I love pop culture oral histories and when I saw this book was happening, I knew I had to have it. After binge-listening to the eight and a half hour audiobook over the past week, I have a burning desire to watch all 10 seasons of Friends from start to finish and then cry for awhile. This book is perfect for anyone who loves the series and loves learning the ins and outs of Hollywood, from pilot season to casting to contract negotiations and more.
Kelsey Miller loves Friends, and she finds comfort in it, which is the major overarching theme of this book and why it was written. Friends isn’t perfect. They didn’t have black friends. They made a lot of gay and fat jokes. Maybe it went on a couple seasons too long. But it’s sweet, warm comfort food for millions of people. Seriously, it’s like a HUGE deal. Way bigger than I realized, but I love it and I wasn’t even born yet when it started airing. But there’s a reason that the kids of people who had the Rachel haircut are watching this show in droves on Netflix.
Miller follows the show chronologically, which works really well. She talks about Kaufman and Crane’s background, how the met and the pilots they developed, and how Friends eventually came to be an idea. From there, they get into development and casting. One of the most alarming things I learned in this book was that the role of Ross was WRITTEN with David Schwimmer in mind. Have you ever heard anything more offensive? It seems like all of the actors were the perfect fit for their characters and also the only one for the job.For example, one guy was offered the role of Chandler before Matthew Perry, who was working on another show, but the guy turned it down. He later said he only got the offer because he “did a good Matthew Perry impression.” I also learned that Lisa Kudrow is like..super smart. I never thought she was “dumb” but she seems such a natural on stage that it’s hard to imagine she was almost a scientist.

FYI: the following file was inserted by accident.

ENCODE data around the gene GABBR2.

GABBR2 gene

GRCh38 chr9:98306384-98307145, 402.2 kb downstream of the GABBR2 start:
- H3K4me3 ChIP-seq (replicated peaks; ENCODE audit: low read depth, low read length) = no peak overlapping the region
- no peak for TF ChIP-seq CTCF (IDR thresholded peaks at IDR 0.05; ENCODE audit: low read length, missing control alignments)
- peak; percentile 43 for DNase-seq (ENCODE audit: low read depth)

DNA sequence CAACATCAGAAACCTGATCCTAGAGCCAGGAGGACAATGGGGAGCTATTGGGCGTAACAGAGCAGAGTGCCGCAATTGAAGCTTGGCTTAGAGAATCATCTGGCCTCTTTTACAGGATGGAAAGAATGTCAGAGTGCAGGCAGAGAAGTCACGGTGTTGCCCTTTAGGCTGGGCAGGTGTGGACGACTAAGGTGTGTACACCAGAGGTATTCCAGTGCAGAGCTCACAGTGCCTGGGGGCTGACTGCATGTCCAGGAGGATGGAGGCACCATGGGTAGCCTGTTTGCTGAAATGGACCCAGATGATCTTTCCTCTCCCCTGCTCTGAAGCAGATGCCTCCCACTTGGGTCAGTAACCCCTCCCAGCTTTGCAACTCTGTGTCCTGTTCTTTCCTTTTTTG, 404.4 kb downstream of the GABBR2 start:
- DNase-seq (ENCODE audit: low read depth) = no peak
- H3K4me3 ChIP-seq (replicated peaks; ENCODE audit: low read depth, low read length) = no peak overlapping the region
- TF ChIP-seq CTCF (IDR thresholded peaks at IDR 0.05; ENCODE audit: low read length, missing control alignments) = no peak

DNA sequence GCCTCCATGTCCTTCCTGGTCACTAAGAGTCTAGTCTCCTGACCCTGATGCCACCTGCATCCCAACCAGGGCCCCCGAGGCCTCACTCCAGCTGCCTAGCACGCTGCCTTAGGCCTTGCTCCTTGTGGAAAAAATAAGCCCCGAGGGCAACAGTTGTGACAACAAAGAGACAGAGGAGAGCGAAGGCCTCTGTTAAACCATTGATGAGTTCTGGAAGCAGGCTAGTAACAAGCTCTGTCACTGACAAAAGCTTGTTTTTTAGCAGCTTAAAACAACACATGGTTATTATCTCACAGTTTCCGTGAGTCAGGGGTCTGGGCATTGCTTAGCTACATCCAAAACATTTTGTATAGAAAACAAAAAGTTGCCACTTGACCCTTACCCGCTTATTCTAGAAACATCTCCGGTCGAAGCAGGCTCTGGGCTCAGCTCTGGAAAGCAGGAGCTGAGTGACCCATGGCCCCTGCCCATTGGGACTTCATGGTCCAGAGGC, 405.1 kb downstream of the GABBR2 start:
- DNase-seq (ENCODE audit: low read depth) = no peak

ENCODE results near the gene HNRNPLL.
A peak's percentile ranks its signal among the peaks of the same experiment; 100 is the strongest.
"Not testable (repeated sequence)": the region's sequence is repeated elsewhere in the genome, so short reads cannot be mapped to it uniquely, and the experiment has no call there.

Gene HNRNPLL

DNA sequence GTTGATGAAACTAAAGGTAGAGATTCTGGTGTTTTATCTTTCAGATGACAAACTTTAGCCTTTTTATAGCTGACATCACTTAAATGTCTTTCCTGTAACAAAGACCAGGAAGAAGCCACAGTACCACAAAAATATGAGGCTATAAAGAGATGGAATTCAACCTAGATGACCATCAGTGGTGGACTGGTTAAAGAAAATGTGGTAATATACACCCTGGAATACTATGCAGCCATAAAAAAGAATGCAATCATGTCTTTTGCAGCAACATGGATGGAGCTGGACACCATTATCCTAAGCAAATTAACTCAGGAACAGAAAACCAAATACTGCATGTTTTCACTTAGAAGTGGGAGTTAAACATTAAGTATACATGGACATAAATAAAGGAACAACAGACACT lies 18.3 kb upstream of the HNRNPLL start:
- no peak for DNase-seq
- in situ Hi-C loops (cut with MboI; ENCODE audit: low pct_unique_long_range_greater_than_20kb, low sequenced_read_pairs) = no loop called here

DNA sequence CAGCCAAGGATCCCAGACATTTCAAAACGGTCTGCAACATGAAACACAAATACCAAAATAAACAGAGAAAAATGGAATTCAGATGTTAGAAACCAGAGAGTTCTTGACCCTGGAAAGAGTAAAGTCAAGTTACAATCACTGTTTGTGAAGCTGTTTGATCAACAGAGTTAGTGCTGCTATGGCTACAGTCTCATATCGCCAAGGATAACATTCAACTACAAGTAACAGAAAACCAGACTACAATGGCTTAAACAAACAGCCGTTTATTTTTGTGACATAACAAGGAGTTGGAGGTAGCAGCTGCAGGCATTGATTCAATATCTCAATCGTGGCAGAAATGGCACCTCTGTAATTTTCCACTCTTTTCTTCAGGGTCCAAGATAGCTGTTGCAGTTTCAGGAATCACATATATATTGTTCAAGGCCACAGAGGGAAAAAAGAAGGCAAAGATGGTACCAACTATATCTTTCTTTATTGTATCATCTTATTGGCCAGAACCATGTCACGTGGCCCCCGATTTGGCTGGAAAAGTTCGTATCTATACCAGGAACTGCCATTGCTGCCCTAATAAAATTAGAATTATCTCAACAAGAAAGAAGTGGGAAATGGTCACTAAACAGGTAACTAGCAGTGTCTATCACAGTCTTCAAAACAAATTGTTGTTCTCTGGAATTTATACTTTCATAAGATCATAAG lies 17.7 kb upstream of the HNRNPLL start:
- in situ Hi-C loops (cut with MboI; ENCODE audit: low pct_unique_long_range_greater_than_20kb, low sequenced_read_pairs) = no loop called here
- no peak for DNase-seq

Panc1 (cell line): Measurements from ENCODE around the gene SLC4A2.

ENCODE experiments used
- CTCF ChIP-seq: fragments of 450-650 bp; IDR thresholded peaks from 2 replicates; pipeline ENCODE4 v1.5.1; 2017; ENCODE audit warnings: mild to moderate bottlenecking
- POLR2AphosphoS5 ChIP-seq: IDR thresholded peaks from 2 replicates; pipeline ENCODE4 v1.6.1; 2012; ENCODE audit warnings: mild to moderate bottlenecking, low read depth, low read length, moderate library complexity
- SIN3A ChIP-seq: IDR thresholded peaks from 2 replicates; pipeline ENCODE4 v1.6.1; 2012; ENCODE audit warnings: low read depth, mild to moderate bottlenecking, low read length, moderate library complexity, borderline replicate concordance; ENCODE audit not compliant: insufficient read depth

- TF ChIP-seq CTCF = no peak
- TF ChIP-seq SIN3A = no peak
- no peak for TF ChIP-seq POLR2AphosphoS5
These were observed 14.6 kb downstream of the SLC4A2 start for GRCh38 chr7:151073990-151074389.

Then, Miller goes through the seasons pretty quickly, talking about why certain storylines (like Phoebe’s pregnancy arrived), working with particular guest stars, contract negotiations, questions of diversity, the question of Chandler’s dad, et cetera. I wish she had offered a little more “behind the scenes” insight into how certain guest stars came about (Paul Rudd? What was it like having Brad Pitt on set? Reese Witherspoon?) or even more about Perry’s drug and alcohol addiction, which would seem to have been kind of a big deal but was only briefly touched on in this book. Miller does take a look at a #MeToo incident in the Friends writers room and how it might have played out in 2018 and how it affected those involved.
My favorite chapter was on how Friends and the team handled 9/11, how they were about to film the Halloween episode when the call came in that the towers had been struck. How would they handle it? Did the world even have a place for sitcoms anymore? How would they incorporate the terrorist attacks into this story about 20-somethings living in Manhattan without bringing everyone down? How could they pay tribute to those that had lost so much and those that had saved others that day? This chapter had me crying, I’m going to be honest .
Overall, I loved this book. I love Friends, I love oral histories and pop culture and now I patiently await this book for Gossip Girl. One day….one day.
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